counterplay


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Synonyms for counterplay

(chess) an attack that is intended to counter the opponent's advantage in another part of the board

References in periodicals archive ?
Counterplay implies that to understand digital games we must move beyond the notion of the materiality of code--and a hermeneutic approach to digital game scholarship that conceptualizes digital games as clearly defined singular artefacts that may be examined and understand in isolation--in order to make visible the role of everyday life in shaping digital game play.
Robert Desjarlais (author); COUNTERPLAY; University of California Press (Nonfiction: Psychology) $25.00 ISBN: 9780520267398
In the end Black demonstrates just how bad White's position was in terms of piece co-ordination and wins not by delivering mate but by taking an overwhelming advantage in material and removing any potential White had for counterplay.
According to Brian Stacy, a key member of the Arup Lighting team, who worked on Abu Dhabi's Yas Hotel, the use of sculptural light installations allows architects to create a visual counterplay of light, surface and colour, as well as bestowing a unique identity to an individual space.
But this counterplay took time and we had made several dashes of ten or twenty yards before they grew wise.
"There's an inspired counterplay of taste and texture with this pairing," he says.
Principles dictate that if you are materially ahead it is logical to swap off to deny counterplay, but in this instance it is a mistake.
I've taken out a patent and registered a company called Counterplay (www.counterplay.co.uk).
The company recently entered the life reinsurance market to build up a business that had more stable long-term earnings as a counterplay balance to the short-term or volatile earnings on the property/casualty side, said Bob Douglas, head of life reinsurance operations for the Bermuda-based company.
Homer's interest in the receding or regressive space of literacy's introversions put his work into counterplay with a motif of American realism identified by the new Oxford History of American Art as "Jacksonian Readers" (Groseclose 71-74), rural men pictured leaning back with the democratizing discourse of their daily papers.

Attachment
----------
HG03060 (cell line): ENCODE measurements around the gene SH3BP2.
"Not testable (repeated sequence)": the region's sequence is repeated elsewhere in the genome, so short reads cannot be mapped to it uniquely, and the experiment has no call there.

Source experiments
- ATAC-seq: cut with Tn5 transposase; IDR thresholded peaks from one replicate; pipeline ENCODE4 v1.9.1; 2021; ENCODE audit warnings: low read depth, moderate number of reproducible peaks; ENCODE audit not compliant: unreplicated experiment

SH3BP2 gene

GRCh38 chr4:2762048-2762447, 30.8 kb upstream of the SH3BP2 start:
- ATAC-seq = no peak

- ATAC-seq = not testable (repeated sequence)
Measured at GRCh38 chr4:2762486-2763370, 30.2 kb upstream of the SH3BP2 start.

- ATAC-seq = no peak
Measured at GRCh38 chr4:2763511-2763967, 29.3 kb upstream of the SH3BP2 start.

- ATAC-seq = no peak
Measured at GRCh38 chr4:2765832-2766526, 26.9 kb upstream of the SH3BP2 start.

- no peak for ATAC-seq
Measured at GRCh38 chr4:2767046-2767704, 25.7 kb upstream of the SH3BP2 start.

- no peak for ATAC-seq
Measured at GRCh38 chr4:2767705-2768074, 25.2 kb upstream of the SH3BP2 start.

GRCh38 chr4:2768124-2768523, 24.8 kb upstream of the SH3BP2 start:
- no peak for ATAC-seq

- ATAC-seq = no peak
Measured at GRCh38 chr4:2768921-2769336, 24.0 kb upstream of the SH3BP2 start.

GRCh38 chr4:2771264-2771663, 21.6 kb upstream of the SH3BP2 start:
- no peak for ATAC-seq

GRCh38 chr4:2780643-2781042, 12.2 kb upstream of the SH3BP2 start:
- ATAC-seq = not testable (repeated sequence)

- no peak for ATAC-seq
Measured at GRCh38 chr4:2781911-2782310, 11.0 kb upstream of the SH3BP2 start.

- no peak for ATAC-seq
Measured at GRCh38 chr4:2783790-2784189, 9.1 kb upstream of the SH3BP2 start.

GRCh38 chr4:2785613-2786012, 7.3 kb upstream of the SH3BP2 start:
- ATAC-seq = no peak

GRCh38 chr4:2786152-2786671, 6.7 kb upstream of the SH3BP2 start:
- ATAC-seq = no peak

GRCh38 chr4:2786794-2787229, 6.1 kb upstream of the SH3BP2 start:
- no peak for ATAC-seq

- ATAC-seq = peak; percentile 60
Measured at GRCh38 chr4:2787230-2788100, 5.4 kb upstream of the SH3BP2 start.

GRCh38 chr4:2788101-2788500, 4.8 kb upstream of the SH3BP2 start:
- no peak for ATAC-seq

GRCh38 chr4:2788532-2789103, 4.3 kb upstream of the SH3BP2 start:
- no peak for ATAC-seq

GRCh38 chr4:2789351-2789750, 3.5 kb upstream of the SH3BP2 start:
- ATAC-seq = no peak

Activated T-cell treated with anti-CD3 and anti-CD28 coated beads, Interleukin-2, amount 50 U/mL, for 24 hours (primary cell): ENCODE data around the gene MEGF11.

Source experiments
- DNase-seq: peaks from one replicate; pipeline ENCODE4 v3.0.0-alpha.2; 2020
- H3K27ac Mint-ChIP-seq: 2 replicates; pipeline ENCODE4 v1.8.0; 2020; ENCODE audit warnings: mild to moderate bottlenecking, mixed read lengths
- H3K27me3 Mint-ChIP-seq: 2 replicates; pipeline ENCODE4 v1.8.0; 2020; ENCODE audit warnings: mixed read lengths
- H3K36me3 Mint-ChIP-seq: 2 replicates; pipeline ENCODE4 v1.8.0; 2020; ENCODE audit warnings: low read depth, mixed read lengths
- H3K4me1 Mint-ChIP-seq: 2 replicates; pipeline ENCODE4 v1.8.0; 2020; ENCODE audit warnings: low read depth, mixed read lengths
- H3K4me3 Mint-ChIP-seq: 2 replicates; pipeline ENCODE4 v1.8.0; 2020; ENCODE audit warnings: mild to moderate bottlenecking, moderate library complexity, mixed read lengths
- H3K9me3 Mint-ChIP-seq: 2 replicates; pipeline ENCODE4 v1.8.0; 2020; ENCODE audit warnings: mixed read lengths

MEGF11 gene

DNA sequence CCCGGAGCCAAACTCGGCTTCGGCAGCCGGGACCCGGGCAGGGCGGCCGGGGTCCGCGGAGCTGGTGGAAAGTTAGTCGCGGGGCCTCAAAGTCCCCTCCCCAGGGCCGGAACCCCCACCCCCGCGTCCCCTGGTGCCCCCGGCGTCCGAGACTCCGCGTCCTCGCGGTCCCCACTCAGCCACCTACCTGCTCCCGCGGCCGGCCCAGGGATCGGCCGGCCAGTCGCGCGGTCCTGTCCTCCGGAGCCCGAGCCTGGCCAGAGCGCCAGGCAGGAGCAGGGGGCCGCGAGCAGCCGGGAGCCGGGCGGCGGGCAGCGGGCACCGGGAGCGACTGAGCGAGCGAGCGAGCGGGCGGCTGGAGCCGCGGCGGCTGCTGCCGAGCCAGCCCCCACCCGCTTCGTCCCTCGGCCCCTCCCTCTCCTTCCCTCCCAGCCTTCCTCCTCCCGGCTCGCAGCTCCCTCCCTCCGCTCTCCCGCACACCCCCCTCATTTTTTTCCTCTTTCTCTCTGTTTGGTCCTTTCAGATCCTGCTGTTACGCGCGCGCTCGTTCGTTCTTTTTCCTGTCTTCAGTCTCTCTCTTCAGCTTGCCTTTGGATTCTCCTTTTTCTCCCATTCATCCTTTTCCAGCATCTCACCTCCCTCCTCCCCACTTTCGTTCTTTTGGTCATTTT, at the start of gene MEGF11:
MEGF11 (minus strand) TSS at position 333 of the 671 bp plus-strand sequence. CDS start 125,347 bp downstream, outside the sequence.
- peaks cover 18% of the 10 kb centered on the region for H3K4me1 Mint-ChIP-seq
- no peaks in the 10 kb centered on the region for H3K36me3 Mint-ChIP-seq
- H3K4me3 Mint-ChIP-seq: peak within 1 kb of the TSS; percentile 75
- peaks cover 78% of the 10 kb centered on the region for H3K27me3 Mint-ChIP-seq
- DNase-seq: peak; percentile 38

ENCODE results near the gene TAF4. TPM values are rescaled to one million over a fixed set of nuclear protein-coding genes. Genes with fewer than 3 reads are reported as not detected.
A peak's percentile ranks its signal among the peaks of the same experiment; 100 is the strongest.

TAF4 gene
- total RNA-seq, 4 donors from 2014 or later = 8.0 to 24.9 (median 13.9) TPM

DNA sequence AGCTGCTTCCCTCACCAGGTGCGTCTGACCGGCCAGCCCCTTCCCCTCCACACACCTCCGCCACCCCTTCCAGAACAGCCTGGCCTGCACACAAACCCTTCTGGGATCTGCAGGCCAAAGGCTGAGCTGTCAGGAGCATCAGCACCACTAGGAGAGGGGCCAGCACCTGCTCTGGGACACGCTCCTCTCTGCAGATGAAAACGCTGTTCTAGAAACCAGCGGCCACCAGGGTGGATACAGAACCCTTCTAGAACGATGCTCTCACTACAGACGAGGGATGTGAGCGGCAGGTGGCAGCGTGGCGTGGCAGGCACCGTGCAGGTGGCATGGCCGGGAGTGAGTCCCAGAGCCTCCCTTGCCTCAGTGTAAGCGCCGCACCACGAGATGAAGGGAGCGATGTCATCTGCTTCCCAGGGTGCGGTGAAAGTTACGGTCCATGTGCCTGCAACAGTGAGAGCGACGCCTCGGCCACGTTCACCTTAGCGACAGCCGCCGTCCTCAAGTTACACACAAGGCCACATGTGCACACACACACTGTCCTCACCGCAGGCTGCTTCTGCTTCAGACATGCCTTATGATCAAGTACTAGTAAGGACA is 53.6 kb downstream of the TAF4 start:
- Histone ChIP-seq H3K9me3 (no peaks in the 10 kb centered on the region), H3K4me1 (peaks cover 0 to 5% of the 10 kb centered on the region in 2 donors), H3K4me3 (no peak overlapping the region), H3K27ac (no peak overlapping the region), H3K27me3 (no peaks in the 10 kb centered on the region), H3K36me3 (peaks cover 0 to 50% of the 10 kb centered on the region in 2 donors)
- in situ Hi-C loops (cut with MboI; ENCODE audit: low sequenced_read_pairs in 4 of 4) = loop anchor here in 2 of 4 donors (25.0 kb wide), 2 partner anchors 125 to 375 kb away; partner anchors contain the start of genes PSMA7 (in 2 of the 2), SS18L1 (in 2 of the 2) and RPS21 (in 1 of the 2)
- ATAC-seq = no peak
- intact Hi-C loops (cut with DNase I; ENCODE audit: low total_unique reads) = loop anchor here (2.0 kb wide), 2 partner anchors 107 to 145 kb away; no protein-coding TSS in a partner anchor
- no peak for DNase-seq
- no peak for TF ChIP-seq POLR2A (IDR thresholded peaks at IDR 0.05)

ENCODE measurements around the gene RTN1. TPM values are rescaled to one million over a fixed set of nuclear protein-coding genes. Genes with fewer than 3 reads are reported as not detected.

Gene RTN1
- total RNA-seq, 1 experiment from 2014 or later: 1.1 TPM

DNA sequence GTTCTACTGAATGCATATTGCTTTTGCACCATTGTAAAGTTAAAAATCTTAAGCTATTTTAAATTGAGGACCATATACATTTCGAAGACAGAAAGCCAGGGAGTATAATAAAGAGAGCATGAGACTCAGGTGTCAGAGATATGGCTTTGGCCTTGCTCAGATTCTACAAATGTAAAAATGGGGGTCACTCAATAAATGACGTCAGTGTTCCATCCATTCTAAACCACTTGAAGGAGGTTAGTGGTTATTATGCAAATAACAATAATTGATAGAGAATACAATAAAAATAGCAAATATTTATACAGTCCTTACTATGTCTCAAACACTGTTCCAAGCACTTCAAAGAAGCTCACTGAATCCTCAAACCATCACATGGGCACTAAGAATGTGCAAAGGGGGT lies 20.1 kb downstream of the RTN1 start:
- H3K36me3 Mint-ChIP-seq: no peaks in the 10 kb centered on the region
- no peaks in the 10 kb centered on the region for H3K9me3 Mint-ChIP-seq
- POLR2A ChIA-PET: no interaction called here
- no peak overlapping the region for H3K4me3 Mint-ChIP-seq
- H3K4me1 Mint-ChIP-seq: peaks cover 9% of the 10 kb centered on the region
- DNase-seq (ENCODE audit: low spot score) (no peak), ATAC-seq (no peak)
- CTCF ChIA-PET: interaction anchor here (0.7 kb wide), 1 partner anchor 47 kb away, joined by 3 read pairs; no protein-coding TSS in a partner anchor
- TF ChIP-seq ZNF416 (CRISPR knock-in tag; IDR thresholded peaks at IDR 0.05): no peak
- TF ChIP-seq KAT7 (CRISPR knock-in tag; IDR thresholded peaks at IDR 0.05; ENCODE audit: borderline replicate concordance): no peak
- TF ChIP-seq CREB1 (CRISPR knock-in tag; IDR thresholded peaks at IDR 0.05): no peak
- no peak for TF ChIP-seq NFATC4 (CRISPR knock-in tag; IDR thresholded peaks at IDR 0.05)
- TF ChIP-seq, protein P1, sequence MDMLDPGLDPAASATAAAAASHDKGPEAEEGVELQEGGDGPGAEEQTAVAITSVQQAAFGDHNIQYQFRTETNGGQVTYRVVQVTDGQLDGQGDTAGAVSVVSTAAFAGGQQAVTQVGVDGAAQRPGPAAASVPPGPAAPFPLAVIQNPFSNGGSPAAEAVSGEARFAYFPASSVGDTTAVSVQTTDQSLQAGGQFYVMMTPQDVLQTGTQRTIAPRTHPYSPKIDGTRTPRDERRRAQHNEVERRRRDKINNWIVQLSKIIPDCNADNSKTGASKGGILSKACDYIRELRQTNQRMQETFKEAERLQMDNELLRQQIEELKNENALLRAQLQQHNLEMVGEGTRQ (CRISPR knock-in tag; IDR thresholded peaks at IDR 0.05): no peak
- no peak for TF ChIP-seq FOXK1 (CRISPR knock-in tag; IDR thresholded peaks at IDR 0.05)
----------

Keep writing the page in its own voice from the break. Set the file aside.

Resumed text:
More's book of Utopia should be seen as a specifically dianoic form of presentation, in the fictional mode of "illustration" (as Scholes and Kellogg call it) rather than "representation," participating in the Renaissance's characteristic fictional tension between "idea and act," as Davis demonstrates, so as to engage in the most essential counterplay of "fact and fiction," in Nelson's terms.
From free play to counterplay, Iser finds the four categories interacting regularly whenever we read.
"In the next match I covered a different 10-minute period in the same way so that after a number of matches, I knew his game very well, his defensive moves, his counterplay.
They're filled with what Sheldon Cheney, whose book Expressionism in Art is said to have been a bible in the studios of the '50s, praised in El Greco as a "counterplay of fluctuating planes and flame-like undulations." But Ritchie's execution is counter-Expressionist in its tightness and linearity.
Undefined, these headings sound coldly abstract, as do certain binary alternatives Kerman relies on, such as discourse or display, replay or counterplay, and (overflowing the chapters assigned to them) polarity or reciprocity.